What is clear in reading "Why I Am Not A Muslim" is that Ibn Warraq perceives his endeavor as a crusade against the falsehood that is Islam. Whether or not one agrees with him he must be given credit for assembling an immensely powerful compilation of evidence to make his case. It is about time that the same standards of historical criticism and humanist reform that were applied to Judaism and Christianity were applied to Islam. There is no good reason for them not to be. Islam has for too long resided in the dark shadow of self-seclusion, cutting itself off from the outside world in order to maintain and validate its own dogmas. Warraq's book is proof enough that Islam as it exists today is unacceptable; there can be no more Talibans or Ayatollahs or Wahhabi Saudis. To believe in the message of an Arabian prophet as that of God is one thing; to promulgate it upon human lives through force, threat, and annihilation is another, unacceptable and entirely at odds with humanity. I eagerly await the arrival of a tolerant, humane, and liberal Islam. But how will the Islamic Reformation take place? That remains a possibility wrought with tremendous hope and yet potential catastrophe. What is certain is that it must begin with each Muslim asking, "Why am I Muslim?" If the question can be answered beyond the call of hereditary inheritance and blind acceptance, then there is hope. But it must begin with individuals, and not councils or mullahs or imams. To quote David Dvorkin once again: "If Western civilization has made one single important contribution to the world, it is the concept of individuality: the idea that a man is what he chooses to be, not what his community ordains him to be; that each of us represents only himself and is not a mere cell in some familial or ethnic organism. This, to my mind, is the true essence of humanism."
Comment Comments (75) | Permalink | Most recent comment: Jan 8, 2015 3:44 AM PST


Leaving Islam: Apostates Speak Out
Leaving Islam: Apostates Speak Out
by Ibn Warraq
Edition: Hardcover
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92 of 102 people found the following review helpful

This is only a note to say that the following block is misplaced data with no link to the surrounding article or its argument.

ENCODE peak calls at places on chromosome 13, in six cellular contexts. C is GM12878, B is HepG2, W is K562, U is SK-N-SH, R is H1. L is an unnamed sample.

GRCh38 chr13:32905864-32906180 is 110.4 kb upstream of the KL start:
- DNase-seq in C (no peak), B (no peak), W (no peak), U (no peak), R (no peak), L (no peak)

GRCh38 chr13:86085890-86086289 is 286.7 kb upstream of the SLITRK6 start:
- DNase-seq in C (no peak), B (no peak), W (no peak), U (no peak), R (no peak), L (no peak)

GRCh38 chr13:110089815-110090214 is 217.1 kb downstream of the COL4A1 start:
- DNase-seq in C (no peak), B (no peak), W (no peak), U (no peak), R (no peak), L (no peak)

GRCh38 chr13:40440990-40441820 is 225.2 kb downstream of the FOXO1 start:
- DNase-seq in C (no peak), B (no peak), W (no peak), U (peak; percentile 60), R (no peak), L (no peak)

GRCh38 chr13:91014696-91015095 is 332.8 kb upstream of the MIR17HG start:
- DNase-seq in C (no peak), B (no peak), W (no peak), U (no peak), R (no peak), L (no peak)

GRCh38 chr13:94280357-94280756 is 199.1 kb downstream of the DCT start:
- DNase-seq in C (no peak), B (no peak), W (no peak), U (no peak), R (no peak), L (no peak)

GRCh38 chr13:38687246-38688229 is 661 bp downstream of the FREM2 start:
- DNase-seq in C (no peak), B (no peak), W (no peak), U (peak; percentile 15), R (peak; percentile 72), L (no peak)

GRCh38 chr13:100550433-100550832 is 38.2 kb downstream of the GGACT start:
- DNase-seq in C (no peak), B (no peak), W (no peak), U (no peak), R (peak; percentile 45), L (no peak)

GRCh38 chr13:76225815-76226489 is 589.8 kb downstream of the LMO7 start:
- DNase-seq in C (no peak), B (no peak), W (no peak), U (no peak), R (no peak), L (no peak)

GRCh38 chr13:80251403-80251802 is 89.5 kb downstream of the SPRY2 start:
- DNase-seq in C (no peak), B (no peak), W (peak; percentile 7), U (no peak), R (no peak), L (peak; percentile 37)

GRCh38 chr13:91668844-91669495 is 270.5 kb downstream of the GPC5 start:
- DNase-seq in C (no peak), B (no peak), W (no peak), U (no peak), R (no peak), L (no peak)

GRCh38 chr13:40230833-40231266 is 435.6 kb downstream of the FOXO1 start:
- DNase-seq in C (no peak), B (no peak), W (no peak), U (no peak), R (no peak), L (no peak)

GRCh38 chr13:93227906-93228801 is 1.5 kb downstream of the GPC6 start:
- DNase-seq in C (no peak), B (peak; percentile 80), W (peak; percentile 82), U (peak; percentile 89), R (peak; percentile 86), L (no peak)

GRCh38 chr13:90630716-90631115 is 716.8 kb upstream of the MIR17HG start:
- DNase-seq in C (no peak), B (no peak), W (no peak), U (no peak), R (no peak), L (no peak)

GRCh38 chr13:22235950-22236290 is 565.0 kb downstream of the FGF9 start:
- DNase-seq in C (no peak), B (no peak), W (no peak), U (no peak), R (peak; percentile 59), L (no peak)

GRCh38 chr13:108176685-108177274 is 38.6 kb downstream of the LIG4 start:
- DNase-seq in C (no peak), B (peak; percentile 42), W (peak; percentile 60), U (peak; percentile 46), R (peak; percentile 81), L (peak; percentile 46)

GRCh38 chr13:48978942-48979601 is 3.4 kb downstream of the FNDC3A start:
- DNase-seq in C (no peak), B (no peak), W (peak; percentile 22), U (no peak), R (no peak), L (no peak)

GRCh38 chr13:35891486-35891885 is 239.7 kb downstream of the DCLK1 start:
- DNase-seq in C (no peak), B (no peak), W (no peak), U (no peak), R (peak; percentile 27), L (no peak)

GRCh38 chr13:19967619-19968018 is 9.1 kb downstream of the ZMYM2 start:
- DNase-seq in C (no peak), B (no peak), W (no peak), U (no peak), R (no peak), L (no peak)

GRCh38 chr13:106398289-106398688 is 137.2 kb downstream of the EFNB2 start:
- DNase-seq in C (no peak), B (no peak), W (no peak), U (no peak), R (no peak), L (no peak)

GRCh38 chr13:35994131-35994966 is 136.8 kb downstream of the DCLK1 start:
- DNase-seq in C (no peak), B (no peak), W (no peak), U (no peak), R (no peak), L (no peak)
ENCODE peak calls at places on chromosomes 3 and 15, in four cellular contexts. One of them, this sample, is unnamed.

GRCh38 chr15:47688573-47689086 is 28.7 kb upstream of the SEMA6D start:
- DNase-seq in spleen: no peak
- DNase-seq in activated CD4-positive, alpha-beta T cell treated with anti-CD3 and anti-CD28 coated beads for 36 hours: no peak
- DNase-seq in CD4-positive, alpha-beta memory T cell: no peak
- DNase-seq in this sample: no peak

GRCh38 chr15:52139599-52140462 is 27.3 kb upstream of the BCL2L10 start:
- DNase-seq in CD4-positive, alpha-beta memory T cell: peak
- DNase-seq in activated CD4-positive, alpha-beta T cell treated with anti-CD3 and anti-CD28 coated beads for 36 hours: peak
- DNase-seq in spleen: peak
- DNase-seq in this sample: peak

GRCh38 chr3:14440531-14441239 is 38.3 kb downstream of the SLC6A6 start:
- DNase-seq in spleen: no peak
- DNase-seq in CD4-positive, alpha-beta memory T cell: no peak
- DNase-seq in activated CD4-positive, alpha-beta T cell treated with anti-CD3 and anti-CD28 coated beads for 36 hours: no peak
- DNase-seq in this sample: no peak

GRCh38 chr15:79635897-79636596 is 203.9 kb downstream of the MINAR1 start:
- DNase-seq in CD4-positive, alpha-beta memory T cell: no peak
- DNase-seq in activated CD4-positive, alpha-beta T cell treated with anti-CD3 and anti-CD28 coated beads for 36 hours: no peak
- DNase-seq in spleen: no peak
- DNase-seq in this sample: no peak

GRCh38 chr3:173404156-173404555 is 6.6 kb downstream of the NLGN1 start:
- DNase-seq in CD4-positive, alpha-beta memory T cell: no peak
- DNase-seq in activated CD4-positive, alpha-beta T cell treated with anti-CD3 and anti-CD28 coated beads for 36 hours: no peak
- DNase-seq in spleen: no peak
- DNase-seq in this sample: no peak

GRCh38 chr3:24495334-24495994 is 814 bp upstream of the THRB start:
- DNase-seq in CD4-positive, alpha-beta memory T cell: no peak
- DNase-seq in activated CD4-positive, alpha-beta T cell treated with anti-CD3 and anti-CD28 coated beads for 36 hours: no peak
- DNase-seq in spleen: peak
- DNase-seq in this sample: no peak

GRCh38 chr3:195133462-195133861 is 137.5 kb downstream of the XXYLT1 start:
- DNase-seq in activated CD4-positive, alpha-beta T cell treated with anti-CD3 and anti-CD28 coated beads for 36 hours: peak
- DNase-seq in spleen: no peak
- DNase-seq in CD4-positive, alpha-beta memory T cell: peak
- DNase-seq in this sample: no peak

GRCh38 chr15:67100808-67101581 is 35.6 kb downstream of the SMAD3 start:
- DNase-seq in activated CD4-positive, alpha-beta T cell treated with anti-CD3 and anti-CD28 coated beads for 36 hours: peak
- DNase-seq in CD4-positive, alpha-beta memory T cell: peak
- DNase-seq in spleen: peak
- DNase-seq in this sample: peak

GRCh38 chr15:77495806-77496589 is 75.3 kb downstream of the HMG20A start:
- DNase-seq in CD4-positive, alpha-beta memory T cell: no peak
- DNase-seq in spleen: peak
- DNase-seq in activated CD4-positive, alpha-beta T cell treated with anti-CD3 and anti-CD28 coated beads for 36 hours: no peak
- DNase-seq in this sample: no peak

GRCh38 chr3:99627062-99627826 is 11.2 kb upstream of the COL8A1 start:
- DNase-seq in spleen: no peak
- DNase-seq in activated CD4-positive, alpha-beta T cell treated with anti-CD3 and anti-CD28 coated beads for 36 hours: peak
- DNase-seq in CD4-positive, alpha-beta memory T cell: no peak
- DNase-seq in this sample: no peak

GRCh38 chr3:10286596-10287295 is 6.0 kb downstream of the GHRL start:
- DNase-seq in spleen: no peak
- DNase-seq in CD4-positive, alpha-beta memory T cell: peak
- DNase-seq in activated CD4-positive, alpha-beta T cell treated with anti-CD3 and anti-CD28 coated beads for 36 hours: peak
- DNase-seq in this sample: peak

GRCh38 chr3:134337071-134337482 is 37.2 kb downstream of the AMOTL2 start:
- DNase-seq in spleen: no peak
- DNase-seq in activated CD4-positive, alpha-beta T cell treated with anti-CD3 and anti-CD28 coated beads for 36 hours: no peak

5.0 out of 5 stars Muslims: The First Victims of Allah, July 27, 2004
Let me begin by saying that like the many authors whose testimonies comprise this anthology, I am a former Muslim, an apostate, and a liberal secular humanist. The Western-born son of a moderate Sunni Muslim family comprising of Turkish and Persian ancestry, I related completely to the sentiments expressed in the various declarations of kafiri (unbelief). It is quite rare that one comes across the idea of ex-Muslims, since apostasy is for most Muslims outside the realm of possibility, both because it goes against everything one has been taught and because it carries the penalty of death. I was once a slave to this type of thought process, though I was never a fundamentalist and never espoused any of the hate-rhetoric that one normally associates with extremist Muslims. I left Islam after reading its holy revelation, the Qur'an, which revealed itself to be nothing more than reworked Bible stories (which are themselves rehashes of pagan myths) peppered with ever-present threats of Allah's fury. I first started to question Islam when I fell in love with a man (who was a Jew, no less!) and went in search of an outlet which would allow me to live with human dignity in full light of my homosexuality. Like so many religious people who know better, I tried to reconcile with my ancestral faith's apparent irrationality, but Logic and Compassion won out.

'Leaving Islam' is probably the most reader-friendly of all of Ibn Warraq's anti-Islamic endeavors. It offers not only a historical account of the heretical teachings and persecution of Islam's most famous apostates, but also a comprehensive and global view of why an increasing number of Muslims are leaving the faith, either in favor of other religions (namely Christianity) or, more probably, atheism. The stories come from all corners of the world: Iran, Turkey, Bangladesh, Morocco, Tunisia, Malaysia, India, and even America. A disproportionately large percentage of the accounts come from (of all places) Pakistan. One wonders why this is--are Pakistanis more prone to doubt than other Muslims? Regardless of the disparate national origins of the authors, there is a concurrent thread through all the stories that binds them together: traditionalist (even fundamentalist) faith transmuting into deep disillusionment upon closer scrutiny of Islamic texts and doctrines. You might wonder why if that's all that it takes to get Muslims to abandon Islam why more haven't done so. The reasons are many and complex, and each author explains why apostasy was the only choice.